Novello's last full-scale production in this style, King's Rhapsody (1949), was, in Webb's words, "a selfconsciously romantic counter-blast to the modern musical: crown princes, ballrooms, royal yachts, beautiful princesses and a full-scale coronation".[3] After the rigours of war, this escapist entertainment had strong box-office appeal, and ran for 841 performances.[35] The show starred Novello and the cast included Phyllis Dare, Zena Dare, Olive Gilbert and Bobbie Andrews. It was still running, at the Palace Theatre, when Novello's last show opened. This was Gay's the Word (1951). Novello had written no role for himself; the show starred the comedy actress Cicely Courtneidge and was a departure from his established pattern, balancing the contrasting styles of European operetta and post-war American musicals.[2] The Times commented that the show "cheerfully parodied the very Ruritanian romances to which he owed his most triumphant successes".[7]

Novello died suddenly from a coronary thrombosis at the age of 58, a few hours after completing a performance in the run of King's Rhapsody.[7] He was cremated at the Golders Green Crematorium, and his ashes are buried beneath a lilac bush and marked with a plaque that reads "Ivor Novello 6th March 1951 'Till you are home once more'."[36] He left an estate worth £160,000[37] (£4.61 million when adjusted for inflation).

Only a few weeks before Novello's death, Coward had written of him: "Theatre – good, bad and indifferent – is the love of his life. For him, other human endeavours are mere shadows. ... The reward of his work lies in the indisputable fact that whenever and wherever he appears the vast majority of the British public flock to see him."[5] Grove's Dictionary of Music and Musicians writes of Novello that he was "until the advent of Andrew Lloyd Webber, the 20th-century's most consistently successful composer of British musicals".[3]

The Ivor Novello Awards for songwriting, established in 1955 in Novello's memory, are awarded each year by the British Academy of Songwriters, Composers and Authors (BASCA) to British songwriters and composers as well as to an outstanding international music writer.[38] A scholarship in memory of Novello was established at the Royal Academy of Dramatic Art, and in 1952 a bronze bust of him by Clemence Dane was unveiled at Drury Lane. In St. Paul's, Covent Garden, known as the actors' church, a panel was installed to commemorate Novello, and in 1972, to mark the 21st anniversary of his death, a memorial stone was unveiled in St. Paul's Cathedral.[2]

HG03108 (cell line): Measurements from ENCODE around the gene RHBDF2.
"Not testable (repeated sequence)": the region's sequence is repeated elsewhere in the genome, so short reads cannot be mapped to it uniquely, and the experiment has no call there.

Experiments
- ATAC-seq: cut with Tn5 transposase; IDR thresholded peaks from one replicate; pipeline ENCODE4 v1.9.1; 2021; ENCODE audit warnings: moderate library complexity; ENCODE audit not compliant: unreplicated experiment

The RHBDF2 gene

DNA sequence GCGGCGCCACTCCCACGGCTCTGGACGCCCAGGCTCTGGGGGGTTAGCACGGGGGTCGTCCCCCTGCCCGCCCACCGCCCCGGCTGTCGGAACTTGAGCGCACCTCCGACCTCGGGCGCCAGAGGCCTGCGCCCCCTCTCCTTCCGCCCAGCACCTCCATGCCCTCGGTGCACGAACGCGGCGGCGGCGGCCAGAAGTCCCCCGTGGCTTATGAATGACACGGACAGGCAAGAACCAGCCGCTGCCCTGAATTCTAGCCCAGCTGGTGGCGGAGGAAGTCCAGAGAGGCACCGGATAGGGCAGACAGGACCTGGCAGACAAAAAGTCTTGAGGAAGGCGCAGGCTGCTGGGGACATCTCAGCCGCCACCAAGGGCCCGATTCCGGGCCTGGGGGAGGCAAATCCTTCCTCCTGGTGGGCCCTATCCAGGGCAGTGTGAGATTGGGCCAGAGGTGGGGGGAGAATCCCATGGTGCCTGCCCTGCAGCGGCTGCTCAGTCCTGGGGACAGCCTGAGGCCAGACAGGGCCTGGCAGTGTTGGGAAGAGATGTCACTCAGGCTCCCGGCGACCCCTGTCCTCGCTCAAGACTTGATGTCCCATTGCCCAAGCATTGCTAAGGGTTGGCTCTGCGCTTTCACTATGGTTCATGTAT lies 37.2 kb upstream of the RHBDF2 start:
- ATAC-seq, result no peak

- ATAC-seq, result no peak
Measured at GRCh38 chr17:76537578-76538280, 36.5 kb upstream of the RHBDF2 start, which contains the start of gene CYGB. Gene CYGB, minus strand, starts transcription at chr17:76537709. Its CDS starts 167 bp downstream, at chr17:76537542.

In 1993, the centenary of Novello's birth was marked by several celebratory shows around the UK, including one at the Players Theatre in London.[17] In 2005, the Strand Theatre, above which Novello lived for many years, was renamed the Novello Theatre, with a plaque in his honour set at the entrance.[39] On 27 June 2009, a statue of Novello was unveiled outside the Wales Millennium Centre in Cardiff Bay. Plaques detailing some of his best-known songs are fitted to the pedestal, along with a dedication to Novello.[40] Novello's memory is promoted by The Ivor Novello Appreciation Bureau, which holds annual events around Britain, including an annual pilgrimage to Redroofs each June. Redroofs was sold after Novello's death and is now a theatre training school.[41]


St. Paul's Cathedral, London


St. Paul's Church, London

Novello was portrayed in Robert Altman's 2001 film, Gosford Park, by Jeremy Northam, and several of his songs were used for the film's soundtrack, including "Waltz of My Heart", "And Her Mother Came Too", "I Can Give You the Starlight", "What a Duke Should Be", "Why Isn't It You?" and "The Land of Might-Have-Been".


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https://en.wikipedia.org/wiki/Ivor_Novello